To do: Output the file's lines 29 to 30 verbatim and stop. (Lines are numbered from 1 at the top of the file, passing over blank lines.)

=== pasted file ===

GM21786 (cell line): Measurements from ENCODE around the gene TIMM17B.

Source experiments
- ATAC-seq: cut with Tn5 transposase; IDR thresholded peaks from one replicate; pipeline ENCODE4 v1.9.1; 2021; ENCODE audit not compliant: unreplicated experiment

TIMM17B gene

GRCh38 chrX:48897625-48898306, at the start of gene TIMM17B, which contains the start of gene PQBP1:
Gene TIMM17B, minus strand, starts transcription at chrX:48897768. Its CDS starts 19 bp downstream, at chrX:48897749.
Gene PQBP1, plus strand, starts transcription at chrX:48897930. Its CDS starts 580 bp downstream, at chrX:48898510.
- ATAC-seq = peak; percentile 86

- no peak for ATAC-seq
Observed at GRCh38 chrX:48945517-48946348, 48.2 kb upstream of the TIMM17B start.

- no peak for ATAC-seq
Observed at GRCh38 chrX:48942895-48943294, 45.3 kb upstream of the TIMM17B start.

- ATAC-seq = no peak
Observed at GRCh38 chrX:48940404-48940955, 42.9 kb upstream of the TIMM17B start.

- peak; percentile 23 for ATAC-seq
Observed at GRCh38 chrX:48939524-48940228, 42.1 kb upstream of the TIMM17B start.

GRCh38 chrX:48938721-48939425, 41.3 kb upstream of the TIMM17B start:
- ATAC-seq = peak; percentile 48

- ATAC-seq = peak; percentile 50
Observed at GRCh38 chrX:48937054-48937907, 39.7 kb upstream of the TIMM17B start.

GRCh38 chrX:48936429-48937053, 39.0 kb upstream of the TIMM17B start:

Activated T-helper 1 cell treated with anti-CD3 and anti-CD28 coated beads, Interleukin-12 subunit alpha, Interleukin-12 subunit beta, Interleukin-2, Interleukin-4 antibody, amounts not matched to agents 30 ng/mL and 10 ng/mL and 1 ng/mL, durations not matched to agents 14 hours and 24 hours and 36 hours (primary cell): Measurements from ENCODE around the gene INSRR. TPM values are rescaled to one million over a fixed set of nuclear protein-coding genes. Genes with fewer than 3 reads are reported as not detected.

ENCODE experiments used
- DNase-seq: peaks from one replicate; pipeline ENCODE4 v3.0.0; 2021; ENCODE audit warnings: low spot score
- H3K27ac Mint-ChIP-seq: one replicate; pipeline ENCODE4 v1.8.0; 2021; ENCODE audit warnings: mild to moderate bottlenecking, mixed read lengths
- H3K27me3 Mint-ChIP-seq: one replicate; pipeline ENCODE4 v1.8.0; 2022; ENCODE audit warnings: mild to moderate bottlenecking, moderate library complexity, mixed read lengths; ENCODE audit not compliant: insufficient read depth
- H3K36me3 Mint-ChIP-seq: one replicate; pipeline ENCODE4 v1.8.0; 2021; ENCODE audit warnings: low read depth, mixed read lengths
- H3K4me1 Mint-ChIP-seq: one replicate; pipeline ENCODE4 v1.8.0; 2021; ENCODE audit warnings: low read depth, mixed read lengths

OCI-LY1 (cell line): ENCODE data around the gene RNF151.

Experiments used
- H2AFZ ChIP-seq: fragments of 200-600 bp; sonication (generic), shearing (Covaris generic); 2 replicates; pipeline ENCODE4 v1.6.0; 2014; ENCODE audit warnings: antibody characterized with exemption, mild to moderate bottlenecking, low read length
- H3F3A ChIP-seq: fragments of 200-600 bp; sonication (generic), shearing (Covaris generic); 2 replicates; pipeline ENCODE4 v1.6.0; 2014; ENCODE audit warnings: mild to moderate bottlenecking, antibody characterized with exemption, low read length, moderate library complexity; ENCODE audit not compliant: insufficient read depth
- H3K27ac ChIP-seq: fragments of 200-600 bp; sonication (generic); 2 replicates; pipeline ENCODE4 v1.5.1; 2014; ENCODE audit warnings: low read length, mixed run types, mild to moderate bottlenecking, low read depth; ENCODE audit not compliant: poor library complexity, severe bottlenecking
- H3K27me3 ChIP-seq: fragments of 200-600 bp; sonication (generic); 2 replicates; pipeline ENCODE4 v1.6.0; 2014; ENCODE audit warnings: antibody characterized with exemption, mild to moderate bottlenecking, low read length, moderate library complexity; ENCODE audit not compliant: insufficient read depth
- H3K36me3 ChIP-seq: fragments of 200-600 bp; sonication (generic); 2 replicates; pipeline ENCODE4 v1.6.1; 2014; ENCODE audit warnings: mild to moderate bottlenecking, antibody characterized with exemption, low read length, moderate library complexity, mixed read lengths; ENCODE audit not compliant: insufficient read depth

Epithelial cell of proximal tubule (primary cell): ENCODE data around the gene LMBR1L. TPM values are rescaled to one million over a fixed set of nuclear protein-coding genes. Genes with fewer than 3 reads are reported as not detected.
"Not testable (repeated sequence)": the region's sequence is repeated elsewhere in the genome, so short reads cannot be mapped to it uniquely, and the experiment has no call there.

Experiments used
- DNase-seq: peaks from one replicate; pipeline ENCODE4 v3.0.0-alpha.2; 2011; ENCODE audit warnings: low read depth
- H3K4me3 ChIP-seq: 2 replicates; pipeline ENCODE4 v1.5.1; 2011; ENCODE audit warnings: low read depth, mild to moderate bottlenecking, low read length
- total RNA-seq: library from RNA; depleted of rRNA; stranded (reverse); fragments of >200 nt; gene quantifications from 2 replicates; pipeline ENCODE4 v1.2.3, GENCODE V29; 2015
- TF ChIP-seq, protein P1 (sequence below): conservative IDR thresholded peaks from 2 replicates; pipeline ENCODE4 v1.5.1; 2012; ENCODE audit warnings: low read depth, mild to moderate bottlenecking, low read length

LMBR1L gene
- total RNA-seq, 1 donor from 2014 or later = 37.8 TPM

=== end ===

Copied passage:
OCI-LY1 (cell line): ENCODE data around the gene RNF151.

Experiments used